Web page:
I read the “First Word” column in the January Fitness Business Pro [“Resolve to Be a Good Boy”] with keen interest. I'm trying to run a club in a market where people have been given precious little reason to trust any gym.
The column's key example of “bad boy” behavior is dirty towels in a discount club locker room. This sort of focus ignores the big white elephant that threatens to crush us.
Quite simply, health clubs, and their collection service partners, are too often outright stealing money from would-be clients. This cuts to the fundamental core of the business relationship much more directly than any annoyance about hot tub temperatures. Selling term contracts is already hard. Seeing promising young chains facing class action lawsuits shows just how little trust may be left in the market. Even no-commitment, no-enrollment EFT sales will only get harder unless the industry tightens up on itself.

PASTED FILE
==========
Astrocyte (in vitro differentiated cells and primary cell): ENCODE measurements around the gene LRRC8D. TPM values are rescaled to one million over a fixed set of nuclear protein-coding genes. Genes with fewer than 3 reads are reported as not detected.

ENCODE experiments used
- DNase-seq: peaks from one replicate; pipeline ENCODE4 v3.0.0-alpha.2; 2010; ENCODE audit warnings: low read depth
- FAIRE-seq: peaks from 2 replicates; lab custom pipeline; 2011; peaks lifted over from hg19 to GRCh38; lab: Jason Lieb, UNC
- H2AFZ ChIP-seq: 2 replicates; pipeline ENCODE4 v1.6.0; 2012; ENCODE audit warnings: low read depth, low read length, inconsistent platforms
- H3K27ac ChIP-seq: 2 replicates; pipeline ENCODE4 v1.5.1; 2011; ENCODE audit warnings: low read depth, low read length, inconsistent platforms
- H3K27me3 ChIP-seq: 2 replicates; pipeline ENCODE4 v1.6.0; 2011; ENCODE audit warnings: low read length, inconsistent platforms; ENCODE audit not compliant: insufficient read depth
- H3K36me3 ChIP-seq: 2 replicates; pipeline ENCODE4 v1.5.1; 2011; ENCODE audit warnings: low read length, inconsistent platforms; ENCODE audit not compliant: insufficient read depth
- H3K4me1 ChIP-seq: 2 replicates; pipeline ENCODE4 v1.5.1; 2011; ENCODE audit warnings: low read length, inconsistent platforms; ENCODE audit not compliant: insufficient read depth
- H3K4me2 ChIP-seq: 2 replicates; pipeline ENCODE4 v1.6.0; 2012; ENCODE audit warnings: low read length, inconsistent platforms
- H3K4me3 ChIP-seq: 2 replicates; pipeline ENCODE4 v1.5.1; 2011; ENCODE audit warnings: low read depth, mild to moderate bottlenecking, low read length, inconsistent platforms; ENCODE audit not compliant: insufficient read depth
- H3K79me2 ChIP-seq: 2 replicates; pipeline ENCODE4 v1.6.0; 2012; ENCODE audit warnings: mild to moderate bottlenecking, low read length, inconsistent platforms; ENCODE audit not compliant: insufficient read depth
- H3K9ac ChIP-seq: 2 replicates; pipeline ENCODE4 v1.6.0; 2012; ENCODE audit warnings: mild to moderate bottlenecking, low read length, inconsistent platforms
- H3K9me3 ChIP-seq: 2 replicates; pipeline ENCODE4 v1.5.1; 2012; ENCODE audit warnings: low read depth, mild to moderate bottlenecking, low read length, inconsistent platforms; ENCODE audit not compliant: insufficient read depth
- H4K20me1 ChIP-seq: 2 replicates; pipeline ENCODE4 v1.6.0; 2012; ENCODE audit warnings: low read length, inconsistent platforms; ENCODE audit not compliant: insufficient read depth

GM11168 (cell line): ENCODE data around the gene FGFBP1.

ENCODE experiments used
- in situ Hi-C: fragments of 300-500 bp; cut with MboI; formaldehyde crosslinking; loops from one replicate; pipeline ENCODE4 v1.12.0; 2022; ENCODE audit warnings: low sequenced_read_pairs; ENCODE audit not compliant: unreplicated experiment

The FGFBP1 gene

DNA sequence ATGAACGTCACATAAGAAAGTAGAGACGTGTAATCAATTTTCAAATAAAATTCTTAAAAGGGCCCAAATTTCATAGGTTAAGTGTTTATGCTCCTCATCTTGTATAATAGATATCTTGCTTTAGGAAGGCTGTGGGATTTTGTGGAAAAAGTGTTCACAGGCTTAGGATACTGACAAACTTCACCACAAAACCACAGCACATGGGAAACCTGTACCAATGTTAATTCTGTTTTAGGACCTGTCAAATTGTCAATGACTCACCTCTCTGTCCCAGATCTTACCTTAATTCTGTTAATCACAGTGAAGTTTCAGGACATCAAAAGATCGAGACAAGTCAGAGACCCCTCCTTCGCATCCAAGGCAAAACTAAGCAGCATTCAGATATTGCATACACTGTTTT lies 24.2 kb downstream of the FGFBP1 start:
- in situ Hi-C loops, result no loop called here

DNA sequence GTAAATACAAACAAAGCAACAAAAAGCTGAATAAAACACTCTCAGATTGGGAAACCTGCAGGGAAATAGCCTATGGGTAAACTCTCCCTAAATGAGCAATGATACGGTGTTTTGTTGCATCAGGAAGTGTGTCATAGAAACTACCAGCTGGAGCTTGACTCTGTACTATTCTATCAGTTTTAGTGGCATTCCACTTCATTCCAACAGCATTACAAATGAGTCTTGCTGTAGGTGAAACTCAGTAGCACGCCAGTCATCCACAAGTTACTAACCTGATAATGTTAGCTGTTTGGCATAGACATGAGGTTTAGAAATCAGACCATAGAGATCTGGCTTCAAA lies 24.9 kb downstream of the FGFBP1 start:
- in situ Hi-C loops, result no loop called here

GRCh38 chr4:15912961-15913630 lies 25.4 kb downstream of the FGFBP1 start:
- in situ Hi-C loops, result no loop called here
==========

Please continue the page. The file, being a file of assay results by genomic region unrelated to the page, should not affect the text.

Waiting for government intervention is not an option. Regulators in some places have already begun taking away some business tools. Powerful ways to build a relationship with a customer, such as long terms, are the first to go. But, this only is a burden to legitimate club owners — enforcement resources will only go so far when there are paycheck loan and e-z credit rent-to-own companies to watch at the same time. Think about that for a moment — gym owners have already been classed with barely-legal loan sharks. It is vital that this industry take steps to police itself.
Metal Shop Gym
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